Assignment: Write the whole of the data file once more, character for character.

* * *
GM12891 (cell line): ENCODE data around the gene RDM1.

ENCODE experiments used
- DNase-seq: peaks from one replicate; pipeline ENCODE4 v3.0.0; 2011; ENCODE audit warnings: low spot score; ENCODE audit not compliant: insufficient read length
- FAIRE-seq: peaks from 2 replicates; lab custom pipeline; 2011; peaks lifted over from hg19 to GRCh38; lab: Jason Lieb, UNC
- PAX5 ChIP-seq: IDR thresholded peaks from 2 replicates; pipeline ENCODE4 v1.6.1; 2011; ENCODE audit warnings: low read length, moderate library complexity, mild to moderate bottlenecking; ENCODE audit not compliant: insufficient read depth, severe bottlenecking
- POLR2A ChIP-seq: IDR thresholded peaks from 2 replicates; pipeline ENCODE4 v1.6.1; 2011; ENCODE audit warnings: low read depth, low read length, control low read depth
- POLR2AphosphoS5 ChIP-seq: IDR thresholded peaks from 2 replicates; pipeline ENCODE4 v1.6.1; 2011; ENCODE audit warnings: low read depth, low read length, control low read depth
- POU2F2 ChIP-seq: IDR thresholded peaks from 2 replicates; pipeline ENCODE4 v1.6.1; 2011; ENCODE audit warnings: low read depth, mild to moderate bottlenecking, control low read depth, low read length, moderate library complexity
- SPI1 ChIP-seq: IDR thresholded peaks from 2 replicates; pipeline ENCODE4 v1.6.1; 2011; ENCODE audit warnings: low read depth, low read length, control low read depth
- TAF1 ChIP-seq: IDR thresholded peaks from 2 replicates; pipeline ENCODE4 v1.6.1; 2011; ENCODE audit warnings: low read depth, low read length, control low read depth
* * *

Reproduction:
GM12891 (cell line): ENCODE data around the gene RDM1.

ENCODE experiments used
- DNase-seq: peaks from one replicate; pipeline ENCODE4 v3.0.0; 2011; ENCODE audit warnings: low spot score; ENCODE audit not compliant: insufficient read length
- FAIRE-seq: peaks from 2 replicates; lab custom pipeline; 2011; peaks lifted over from hg19 to GRCh38; lab: Jason Lieb, UNC
- PAX5 ChIP-seq: IDR thresholded peaks from 2 replicates; pipeline ENCODE4 v1.6.1; 2011; ENCODE audit warnings: low read length, moderate library complexity, mild to moderate bottlenecking; ENCODE audit not compliant: insufficient read depth, severe bottlenecking
- POLR2A ChIP-seq: IDR thresholded peaks from 2 replicates; pipeline ENCODE4 v1.6.1; 2011; ENCODE audit warnings: low read depth, low read length, control low read depth
- POLR2AphosphoS5 ChIP-seq: IDR thresholded peaks from 2 replicates; pipeline ENCODE4 v1.6.1; 2011; ENCODE audit warnings: low read depth, low read length, control low read depth
- POU2F2 ChIP-seq: IDR thresholded peaks from 2 replicates; pipeline ENCODE4 v1.6.1; 2011; ENCODE audit warnings: low read depth, mild to moderate bottlenecking, control low read depth, low read length, moderate library complexity
- SPI1 ChIP-seq: IDR thresholded peaks from 2 replicates; pipeline ENCODE4 v1.6.1; 2011; ENCODE audit warnings: low read depth, low read length, control low read depth
- TAF1 ChIP-seq: IDR thresholded peaks from 2 replicates; pipeline ENCODE4 v1.6.1; 2011; ENCODE audit warnings: low read depth, low read length, control low read depth